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A Red Wallflower by Susan Warner

And Esther almost counted the hours


rest of the time they had him wholly to themselves, for Miss Frere was hindered by some domestic event from keeping her promise to Mrs. Dallas. She did not come. Pitt was glad of it; and, seeing they were now free from the danger of Esther, his father and mother were glad of it too. The days were untroubled by either fear or anxiety, while their son made the sunshine of the house for them; and when he went away he left them without a wish concerning him, but that they were going too. For it was to be another two years before he would come again.

The record of those same summer months in the house on the bank of the Hudson was somewhat different. Esther had her vacation too, which gave her opportunity to finish everything in the arrangements at home for which time had hitherto been lacking. The girl went softly round the house, putting a touch of grace and prettiness upon every room. It excited Mrs. Barker's honest admiration. Here it was a curtain; there it was a set of toilet furniture; in another place a fresh chintz cover; in a fourth, a rug that matched the carpet and hid an ugly darn in it. Esther made all these things and did all these things herself; they cost her father nothing, or next to nothing, and they did not even ask for Mrs. Barker's time, and they were little things, but the effect of them was not so. They gave the house that finished, comfortable, home-like air, which nothing does give but the graceful touch of a woman's fingers.

Mrs. Barker admired; the colonel did not see what was done; but Esther did not work for admiration. She was satisfying the demand of her own nature, which in all things she had to do with called for finish, fitness, and grace; her fingers were charmed fingers, because the soul that governed them had itself such a charm, and worked by its own standard, as a honey bee makes her cell. Indeed, the simile of the honey bee would fit in more points than one; for the cell of the little winged worker is not fuller of sweetness than the girl made all her own particular domicile. If the whole truth must be told, however, there was another thought stirring in her, as she hung her curtains and laid her rugs; a half recognised thought, which gave a zest to every additional touch of comfort or prettiness which she bestowed on the house. She thought Pitt would be there, and she wanted the impression made upon him to be the pleasantest possible. He would surely be there; he was coming home; he would never let the vacation go by without trying to find his old friends. It was a constant spring of pleasure to Esther, that secret hope. She said nothing about it; her father, she knew, did not care so much for Pitt Dallas as she did; but privately she counted the days and measured the time, and went into countless calculations for which she possessed no sufficient data. She knew that, yet she could not help calculating. The whole summer was sweetened and enlivened by these calculations, although indeed they were a little like some of those sweets which bite the tongue.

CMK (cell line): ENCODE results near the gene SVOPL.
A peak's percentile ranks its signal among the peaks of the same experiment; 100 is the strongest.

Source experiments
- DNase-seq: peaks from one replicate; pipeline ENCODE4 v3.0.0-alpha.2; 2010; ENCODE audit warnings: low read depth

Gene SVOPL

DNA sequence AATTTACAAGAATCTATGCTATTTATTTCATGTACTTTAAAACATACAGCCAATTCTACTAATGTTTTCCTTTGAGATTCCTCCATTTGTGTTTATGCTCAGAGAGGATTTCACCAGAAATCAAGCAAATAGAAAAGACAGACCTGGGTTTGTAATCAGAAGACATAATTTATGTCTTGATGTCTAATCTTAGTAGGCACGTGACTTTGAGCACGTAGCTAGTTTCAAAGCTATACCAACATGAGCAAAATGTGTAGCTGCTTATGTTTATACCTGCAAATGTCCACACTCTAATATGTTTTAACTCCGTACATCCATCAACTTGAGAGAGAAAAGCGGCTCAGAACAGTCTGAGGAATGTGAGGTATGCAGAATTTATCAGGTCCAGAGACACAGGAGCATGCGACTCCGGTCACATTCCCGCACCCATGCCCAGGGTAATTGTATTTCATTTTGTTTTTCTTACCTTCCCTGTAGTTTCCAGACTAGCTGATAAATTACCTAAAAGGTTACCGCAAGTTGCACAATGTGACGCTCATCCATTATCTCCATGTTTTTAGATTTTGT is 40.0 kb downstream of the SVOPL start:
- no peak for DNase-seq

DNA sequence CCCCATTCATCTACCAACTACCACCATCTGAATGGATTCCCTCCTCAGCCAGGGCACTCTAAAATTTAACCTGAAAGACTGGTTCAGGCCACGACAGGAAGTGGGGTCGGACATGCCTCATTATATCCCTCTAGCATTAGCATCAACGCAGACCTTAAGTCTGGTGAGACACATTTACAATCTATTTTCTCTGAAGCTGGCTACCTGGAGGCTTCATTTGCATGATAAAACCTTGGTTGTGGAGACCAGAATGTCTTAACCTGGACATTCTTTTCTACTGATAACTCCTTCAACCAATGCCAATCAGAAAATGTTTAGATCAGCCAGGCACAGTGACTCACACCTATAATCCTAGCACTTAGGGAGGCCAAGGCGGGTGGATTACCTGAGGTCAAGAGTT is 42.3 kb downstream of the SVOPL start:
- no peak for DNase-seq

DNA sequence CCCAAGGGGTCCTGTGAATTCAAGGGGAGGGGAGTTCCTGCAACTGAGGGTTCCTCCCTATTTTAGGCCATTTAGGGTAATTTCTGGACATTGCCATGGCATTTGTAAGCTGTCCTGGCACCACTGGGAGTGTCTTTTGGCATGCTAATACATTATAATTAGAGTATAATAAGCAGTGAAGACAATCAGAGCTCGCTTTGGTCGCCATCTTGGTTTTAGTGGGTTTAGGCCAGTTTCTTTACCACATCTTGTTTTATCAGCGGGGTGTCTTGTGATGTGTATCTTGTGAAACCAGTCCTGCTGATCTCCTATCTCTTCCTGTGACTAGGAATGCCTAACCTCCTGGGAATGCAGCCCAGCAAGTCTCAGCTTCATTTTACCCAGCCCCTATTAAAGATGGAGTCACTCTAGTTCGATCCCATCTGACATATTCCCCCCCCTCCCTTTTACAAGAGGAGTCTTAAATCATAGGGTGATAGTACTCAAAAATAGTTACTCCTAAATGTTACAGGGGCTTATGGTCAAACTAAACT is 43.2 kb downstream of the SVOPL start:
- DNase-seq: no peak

But the summer went by, as we know, and nothing was seen of the expected visitor. September came, and Esther almost counted the hours, waking up in the morning with a beat of the heart, thinking, to-day he may come! and lying down at night with a despairing sense that the time was slipping away, and her only consolation that there was some yet left. She said nothing about it; she watched the days of the vacation all out, and went to school again towards the end of the month with a heart very disappointed, and troubled besides by that feeling of unknown and therefore unreachable hindrances, which is so tormenting. Something the matter, and you do not know what and therefore you cannot act to mend matters. Esther was sadly disappointed. Three years now, and she had grown and he had changed,--must have changed,--and if the old friendship were at all to be preserved, the friends ought to see each other before the gap grew too wide, and before too many things rushed in to fill it which might work separation and not union. Esther's feelings were of the most innocent and childlike, but very warm. Pitt had been very good to her; he had been like an elder brother, and in that light she remembered him and wished for him. The fact that she was a child no longer did not change all this. Esther had lived alone with her father, and kept her simplicity.

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